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The Forum > Article Comments > Australia and WWI: proportion or propaganda > Comments

Australia and WWI: proportion or propaganda : Comments

By Bruce Haigh, published 5/11/2014

With a limited knowledge of Australian history Abbott was prepared to trot out the hoary old chestnuts that Australian sacrifice at Gallipoli and on the Western Front shaped the future of the nation.

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Although Bruce Haig gets some things right, his slanted hard-left views make his commentary too distorted to be of much benefit.. Note his frequent reference to "right wing" historians which, I suspect, means everyone but him.. you'll note he carefully leaves out the per-capita and per active combatant death toll.
And there was this howler "No nation was ever built as a result of war." But what about the American Revolutionary war, and the Greek and Italian wars of independence, just for starters?
Anzac day and Rememberence day should be seen as commemorating Australia coming out as a nation - rather than nation building as such.. a focus.
Posted by Curmudgeon, Wednesday, 5 November 2014 9:18:09 AM
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"No nation was ever built as a result of war," says Bruce.

Someone should tell the Yanks this. They appear to think that war waged right across the world will eventually bring them the trophy of world domination.

What it will bring them is desolation and death on a scale beyond human comprehension.
Posted by David G, Wednesday, 5 November 2014 10:31:34 AM
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That Abbott's and broader Australian feelings on ANZAC and Remembrance don't tick the boxes of Bruce Haigh's shallow leftwing trendiness is Haigh's own personal problem.

The main reason for the deaths of Australians in World War One (most on the Western Front) was in the struggle to stop the Germans dominating Europe. It came very close. The Allies, which included Australians, almost lost.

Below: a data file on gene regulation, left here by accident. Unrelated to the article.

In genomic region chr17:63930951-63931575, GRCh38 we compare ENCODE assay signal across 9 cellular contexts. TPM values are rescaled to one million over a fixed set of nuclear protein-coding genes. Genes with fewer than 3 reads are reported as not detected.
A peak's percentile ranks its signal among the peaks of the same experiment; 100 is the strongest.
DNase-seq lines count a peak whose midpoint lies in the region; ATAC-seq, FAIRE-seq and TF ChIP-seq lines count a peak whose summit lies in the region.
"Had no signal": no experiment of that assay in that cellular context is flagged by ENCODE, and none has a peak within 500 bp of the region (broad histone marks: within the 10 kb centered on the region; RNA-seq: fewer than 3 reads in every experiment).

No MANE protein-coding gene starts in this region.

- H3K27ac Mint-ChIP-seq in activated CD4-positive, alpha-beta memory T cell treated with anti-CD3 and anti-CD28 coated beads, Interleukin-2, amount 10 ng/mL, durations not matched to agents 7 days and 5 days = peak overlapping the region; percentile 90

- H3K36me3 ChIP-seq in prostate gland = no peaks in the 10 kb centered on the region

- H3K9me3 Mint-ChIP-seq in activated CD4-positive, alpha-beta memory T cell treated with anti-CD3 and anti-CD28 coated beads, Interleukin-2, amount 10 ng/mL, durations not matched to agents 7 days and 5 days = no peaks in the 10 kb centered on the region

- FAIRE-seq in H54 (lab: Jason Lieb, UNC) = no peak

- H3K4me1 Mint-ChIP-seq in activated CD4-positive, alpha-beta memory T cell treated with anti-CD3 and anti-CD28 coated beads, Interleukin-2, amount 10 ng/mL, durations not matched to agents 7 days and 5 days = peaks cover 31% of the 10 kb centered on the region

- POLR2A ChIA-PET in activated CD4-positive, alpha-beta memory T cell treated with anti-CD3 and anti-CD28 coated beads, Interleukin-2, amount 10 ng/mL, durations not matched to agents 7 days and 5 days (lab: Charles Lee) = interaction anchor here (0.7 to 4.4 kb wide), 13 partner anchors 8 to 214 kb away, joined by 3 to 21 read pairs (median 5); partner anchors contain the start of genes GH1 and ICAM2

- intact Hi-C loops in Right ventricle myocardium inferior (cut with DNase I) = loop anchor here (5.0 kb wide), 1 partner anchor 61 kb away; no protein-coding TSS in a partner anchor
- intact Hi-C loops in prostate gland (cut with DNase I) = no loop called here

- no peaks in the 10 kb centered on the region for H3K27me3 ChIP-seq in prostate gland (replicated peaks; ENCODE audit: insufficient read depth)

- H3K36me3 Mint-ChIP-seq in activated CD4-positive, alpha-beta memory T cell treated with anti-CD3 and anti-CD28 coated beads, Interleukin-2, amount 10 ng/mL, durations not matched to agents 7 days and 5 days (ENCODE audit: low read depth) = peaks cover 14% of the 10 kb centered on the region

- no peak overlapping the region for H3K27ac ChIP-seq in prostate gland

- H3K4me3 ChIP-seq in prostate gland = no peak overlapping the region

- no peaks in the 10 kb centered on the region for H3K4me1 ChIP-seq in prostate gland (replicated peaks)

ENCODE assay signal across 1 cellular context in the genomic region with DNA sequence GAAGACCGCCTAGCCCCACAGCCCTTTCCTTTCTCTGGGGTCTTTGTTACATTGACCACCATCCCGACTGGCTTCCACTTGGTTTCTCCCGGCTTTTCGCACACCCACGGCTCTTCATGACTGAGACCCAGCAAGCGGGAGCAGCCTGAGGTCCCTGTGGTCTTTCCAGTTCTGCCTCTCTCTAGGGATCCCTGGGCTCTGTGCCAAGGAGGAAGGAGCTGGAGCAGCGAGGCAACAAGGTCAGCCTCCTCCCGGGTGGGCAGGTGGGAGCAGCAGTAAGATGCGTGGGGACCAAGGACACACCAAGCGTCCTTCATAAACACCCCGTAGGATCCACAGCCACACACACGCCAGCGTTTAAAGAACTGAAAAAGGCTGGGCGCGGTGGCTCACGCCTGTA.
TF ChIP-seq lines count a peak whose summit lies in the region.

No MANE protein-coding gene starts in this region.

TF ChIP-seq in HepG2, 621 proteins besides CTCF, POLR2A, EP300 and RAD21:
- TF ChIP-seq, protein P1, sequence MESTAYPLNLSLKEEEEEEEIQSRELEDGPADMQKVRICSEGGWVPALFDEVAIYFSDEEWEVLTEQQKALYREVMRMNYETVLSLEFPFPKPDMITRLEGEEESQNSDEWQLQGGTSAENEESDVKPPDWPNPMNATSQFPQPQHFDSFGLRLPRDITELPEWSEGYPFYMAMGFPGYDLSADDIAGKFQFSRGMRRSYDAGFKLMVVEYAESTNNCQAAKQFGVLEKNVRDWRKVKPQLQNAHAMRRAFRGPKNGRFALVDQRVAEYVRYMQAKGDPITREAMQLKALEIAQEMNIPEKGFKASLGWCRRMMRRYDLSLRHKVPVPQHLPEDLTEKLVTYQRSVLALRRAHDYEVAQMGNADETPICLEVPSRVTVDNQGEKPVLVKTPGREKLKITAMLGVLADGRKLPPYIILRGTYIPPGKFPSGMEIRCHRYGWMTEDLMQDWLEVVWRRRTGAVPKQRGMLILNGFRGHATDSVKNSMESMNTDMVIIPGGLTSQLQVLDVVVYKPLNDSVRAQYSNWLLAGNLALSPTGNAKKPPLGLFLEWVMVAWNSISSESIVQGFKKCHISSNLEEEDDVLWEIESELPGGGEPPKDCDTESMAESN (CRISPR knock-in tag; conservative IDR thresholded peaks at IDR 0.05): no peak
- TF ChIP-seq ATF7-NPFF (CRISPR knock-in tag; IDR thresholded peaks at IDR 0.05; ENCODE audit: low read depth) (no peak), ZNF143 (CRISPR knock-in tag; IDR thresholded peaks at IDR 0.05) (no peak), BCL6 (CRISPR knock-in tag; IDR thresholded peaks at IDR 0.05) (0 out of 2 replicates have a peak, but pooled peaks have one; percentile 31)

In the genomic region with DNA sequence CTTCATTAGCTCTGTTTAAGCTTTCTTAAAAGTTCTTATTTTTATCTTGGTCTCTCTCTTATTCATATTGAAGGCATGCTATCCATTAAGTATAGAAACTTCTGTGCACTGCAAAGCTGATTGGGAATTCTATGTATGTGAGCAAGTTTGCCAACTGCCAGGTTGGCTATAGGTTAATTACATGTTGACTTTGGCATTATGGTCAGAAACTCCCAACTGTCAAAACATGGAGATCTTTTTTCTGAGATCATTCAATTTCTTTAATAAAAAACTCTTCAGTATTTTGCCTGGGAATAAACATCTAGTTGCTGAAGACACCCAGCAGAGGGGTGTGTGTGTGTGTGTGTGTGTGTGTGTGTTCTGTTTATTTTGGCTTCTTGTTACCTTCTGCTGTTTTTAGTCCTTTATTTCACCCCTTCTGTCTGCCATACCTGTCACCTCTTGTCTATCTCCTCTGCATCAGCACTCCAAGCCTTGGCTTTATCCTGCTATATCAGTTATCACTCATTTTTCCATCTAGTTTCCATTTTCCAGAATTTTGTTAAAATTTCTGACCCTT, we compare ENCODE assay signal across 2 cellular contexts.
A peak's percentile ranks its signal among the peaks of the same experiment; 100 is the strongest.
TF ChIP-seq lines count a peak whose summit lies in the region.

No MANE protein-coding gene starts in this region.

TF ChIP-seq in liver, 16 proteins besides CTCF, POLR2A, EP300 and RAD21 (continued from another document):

The German authorities were unkind to the parts of Europe they invaded then occupied:

Germany invaded neutral Belgium on 4 August 1914. From the next day, civilians were executed en masse. To retaliate for the shelling from the Belgian forts at Liège, the German troops rounded up inhabitants of surrounding villages. Victims were selected and shot, those still alive being killed off with bayonets.

By 8 August 1914, nearly 850 civilians were dead. By then, several of the dynamics of this particular type of violence had fully emerged. First, the massacres occurred where the invading army suffered setbacks; the German military did not consider Belgium’s military defence to be legitimate.

Second, the victims were accused, incorrectly, of being civilian snipers (terrorists). Most of the German rank and file genuinely believed that the locals were attacking them; this sniper delusion was sometimes countered by the commanding officers, sometimes not.

Third, there were women, children and old men among the victims but the vast majority were men of military age. These were more likely to be suspected of sniping; moreover, the invading troops resented them for still enjoying the civilian life that they themselves had so recently been torn from.

Fourth, and last, the massacres went together with rituals designed to show civilians how helpless they were. People were made to cheer the troops; local dignitaries (mayors, priests) were publicly mistreated, in some cases killed. -

I don't think Bruce Haigh has yet thought why our troops really fought and died.

Posted by plantagenet, Wednesday, 5 November 2014 12:02:05 PM
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Have to agree with Curmudgeon; given I lost thirteen blood relatives in WW1.
I hardly think they died in vain, but to protect those folk at home that meant the world to them.
And but for the sacrifice of many, but particularly the yanks and particularly in/during the battle of the coral sea, we would now be speaking German or Japanese, and from an occupied place as barely tolerated tenants/slave labor.